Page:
Ignoring the fact that he didn't own the land, he was just a tenant, he claims that the feds' decision to set terms of use on their land violated his rights to do whatever in hell he wanted, because evidently the tinfoil under his cowboy hat was too tight.

After several years of non-payment of his traditional lease, by 1998 the feds noticed his cows were grazing on federal lands, without their owner having any right to be there whatsoever. Doubtless after several lesser enforcement actions, like a visit, then a letter or twelve, they did what federal agencies do: filed suit in federal court seeking judgement to tell him to GTFO. Surprising no one with a brain, Bundy lost.

His entire argument was that the feds didn't own the land, but the court noted the finding of fact that the land in question had been ceded from Mexico to the United States (nota bene, not to the Territory of Utah, nor to the later Territory of Nevada eventually carved out from amongst the lands of the Territory of Utah, since in 1848, neither such Territory existed), and that therefore Bundy's whackdoodle contentions that the feds didn't own the land, didn't even pass cursory common sense and rules of settled law going back to about Hammurabi.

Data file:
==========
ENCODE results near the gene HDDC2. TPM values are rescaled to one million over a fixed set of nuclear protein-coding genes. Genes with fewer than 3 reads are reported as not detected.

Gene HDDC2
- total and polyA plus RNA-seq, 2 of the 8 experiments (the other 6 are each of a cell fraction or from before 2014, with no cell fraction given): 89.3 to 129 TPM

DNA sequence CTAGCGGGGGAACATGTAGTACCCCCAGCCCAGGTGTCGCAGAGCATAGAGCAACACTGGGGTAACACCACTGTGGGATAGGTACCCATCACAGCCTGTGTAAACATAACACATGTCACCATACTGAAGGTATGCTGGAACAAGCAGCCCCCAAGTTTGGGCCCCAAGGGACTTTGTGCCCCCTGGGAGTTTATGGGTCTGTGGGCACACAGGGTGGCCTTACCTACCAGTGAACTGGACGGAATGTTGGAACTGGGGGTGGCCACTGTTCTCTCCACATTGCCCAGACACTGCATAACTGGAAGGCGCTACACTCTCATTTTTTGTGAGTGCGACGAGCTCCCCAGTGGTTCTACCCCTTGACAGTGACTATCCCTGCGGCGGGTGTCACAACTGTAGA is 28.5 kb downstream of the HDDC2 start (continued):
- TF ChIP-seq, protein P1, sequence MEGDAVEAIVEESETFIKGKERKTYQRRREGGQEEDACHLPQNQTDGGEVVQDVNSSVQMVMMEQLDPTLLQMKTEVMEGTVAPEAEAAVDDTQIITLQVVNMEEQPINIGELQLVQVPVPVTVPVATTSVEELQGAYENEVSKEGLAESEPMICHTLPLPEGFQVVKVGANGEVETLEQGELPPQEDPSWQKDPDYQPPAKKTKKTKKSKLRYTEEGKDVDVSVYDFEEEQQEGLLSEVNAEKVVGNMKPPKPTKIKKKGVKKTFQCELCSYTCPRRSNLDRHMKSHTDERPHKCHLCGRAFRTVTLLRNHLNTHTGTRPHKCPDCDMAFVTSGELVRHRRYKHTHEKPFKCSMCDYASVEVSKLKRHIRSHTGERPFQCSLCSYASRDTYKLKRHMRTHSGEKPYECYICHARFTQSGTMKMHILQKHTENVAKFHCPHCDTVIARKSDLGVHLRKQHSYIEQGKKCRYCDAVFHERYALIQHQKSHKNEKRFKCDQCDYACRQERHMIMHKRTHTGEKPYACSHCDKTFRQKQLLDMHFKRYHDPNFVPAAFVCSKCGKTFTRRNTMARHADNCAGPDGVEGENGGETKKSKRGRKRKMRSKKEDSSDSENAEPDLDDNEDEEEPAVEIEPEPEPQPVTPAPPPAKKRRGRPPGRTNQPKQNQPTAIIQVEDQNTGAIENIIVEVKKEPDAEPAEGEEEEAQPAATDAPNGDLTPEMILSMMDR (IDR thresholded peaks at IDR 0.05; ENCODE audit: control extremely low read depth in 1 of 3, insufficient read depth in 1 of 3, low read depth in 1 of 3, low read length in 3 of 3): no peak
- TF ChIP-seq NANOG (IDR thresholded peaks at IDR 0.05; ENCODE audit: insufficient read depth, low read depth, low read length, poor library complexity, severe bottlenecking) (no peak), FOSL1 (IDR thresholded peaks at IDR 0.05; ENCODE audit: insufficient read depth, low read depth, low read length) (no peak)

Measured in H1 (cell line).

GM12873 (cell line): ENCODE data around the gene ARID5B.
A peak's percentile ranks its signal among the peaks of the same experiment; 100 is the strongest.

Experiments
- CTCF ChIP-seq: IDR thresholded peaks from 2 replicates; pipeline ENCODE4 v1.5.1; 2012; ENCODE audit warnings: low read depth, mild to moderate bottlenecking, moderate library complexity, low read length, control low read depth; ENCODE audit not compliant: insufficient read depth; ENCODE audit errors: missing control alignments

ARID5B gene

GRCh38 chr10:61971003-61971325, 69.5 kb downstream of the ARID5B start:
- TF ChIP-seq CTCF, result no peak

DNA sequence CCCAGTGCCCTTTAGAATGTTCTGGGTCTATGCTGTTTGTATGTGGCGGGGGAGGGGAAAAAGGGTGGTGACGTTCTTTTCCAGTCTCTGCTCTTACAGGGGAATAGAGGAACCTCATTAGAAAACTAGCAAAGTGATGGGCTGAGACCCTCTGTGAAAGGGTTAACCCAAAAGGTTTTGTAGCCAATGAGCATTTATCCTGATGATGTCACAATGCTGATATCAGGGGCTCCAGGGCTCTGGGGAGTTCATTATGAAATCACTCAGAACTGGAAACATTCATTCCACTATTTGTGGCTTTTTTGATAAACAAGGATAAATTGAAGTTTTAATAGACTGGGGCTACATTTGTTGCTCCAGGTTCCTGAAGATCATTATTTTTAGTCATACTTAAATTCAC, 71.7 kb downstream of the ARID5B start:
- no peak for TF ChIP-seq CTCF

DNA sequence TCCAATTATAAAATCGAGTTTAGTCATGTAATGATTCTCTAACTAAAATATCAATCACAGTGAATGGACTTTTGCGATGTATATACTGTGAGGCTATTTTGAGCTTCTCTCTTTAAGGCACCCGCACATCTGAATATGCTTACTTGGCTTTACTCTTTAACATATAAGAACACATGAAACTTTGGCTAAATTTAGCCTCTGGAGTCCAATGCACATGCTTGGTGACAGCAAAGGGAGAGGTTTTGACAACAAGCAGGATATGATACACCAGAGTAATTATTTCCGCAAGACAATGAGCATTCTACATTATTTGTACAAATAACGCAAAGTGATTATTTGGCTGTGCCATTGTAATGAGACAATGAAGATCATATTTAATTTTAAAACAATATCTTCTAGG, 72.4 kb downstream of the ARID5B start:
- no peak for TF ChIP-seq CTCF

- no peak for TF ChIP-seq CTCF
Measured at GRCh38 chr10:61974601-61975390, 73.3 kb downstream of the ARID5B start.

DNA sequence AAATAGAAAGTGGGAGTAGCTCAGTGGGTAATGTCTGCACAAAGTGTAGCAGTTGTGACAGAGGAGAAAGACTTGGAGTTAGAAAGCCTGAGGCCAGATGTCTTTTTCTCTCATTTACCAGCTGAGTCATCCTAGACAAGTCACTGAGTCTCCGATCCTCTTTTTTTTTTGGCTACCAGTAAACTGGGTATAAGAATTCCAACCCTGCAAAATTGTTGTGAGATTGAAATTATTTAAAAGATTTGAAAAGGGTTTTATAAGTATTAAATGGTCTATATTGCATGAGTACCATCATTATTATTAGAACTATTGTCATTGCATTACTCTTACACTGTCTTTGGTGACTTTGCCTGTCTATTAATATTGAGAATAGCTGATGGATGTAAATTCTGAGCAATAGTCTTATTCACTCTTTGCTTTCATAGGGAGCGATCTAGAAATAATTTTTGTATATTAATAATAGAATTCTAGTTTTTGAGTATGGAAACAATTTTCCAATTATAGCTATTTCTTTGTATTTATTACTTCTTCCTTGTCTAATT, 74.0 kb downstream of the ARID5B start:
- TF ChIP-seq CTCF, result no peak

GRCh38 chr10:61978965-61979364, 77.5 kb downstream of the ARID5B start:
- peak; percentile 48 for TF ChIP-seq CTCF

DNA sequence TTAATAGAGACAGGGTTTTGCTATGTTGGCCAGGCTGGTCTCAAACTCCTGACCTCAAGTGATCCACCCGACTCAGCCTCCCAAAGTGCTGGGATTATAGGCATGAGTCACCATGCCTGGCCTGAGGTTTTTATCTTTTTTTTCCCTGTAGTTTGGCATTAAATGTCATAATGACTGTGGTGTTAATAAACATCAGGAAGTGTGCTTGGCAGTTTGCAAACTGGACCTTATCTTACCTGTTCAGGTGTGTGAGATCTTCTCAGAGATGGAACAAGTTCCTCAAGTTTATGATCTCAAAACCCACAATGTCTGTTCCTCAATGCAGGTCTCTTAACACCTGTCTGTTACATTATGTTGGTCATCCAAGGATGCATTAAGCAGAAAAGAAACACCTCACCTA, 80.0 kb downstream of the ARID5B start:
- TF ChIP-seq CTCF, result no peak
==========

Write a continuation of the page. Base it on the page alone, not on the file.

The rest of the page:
The feds set a trespass fine of $200/head/day, going back to 1998. Come some years ago, after dickering, arguing, cajoling, and such with Bundy, during which time he admitted and stipulated that the cows were his, they were on federal lands, and he would round them up, he did no such thing. The feds even offered to round them up for him, and hand him the money for the sale. (FYI, a head of cow goes for in the neighborhood of $5K@).

When all this failed, the feds once again went to court, obtaining in July of 2013, another federal summary judgment, affirming that Bundy and his herd of over 600 cows were in fact trespassing on the lease he hadn't paid for the use of since 1993, as well as now spilling over to new lands he'd never leased, at any point in time, in perpetuity.

The court found his claims that the land wasn't the feds' were prima facie nonsensical, granted the feds the right to seize the offending herd on federal land anytime after 45 days from the July 9th 2013 federal district court judgment (that would be August 25th, 2013 and following on my calendar), and the right to seize any future trespassing strays in perpetuity.

The feds waited another nine months, and finally, having had enough of Bundy's 20 year theft of government resources, acted to seize his cows, in obedience to federal law and the order issued by the federal court.

Whereupon Bundy wet himself, vowed to oppose the feds with force of arms, vowing not to be taken alive, and whilst fondling firearms. Ignoring the latter-day domestic terrorism violations, that right there is about 5 specific federal felonies on the federal books since the 1800s. Put there by such evil over-reaching oppressors as John Adams, Thomas Jefferson, and James Madison. (That would presidents Number 2, 3, and 4 if you didn't buy a program at the front gate.)